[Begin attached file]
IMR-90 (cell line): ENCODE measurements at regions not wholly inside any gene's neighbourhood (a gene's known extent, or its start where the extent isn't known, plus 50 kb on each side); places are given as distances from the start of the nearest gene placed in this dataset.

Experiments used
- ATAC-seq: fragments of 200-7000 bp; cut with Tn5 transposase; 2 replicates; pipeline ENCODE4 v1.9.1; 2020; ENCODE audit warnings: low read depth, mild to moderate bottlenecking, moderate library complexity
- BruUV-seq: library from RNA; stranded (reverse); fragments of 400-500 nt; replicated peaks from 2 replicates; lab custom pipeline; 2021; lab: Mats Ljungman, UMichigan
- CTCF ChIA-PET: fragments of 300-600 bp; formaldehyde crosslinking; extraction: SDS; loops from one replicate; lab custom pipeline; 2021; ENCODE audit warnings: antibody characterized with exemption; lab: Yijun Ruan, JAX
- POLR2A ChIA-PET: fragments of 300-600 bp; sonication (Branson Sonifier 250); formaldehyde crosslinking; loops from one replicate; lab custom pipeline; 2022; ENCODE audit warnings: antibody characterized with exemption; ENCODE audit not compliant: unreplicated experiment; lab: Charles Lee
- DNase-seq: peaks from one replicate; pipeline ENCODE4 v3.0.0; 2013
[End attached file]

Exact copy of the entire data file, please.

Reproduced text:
IMR-90 (cell line): ENCODE measurements at regions not wholly inside any gene's neighbourhood (a gene's known extent, or its start where the extent isn't known, plus 50 kb on each side); places are given as distances from the start of the nearest gene placed in this dataset.

Experiments used
- ATAC-seq: fragments of 200-7000 bp; cut with Tn5 transposase; 2 replicates; pipeline ENCODE4 v1.9.1; 2020; ENCODE audit warnings: low read depth, mild to moderate bottlenecking, moderate library complexity
- BruUV-seq: library from RNA; stranded (reverse); fragments of 400-500 nt; replicated peaks from 2 replicates; lab custom pipeline; 2021; lab: Mats Ljungman, UMichigan
- CTCF ChIA-PET: fragments of 300-600 bp; formaldehyde crosslinking; extraction: SDS; loops from one replicate; lab custom pipeline; 2021; ENCODE audit warnings: antibody characterized with exemption; lab: Yijun Ruan, JAX
- POLR2A ChIA-PET: fragments of 300-600 bp; sonication (Branson Sonifier 250); formaldehyde crosslinking; loops from one replicate; lab custom pipeline; 2022; ENCODE audit warnings: antibody characterized with exemption; ENCODE audit not compliant: unreplicated experiment; lab: Charles Lee
- DNase-seq: peaks from one replicate; pipeline ENCODE4 v3.0.0; 2013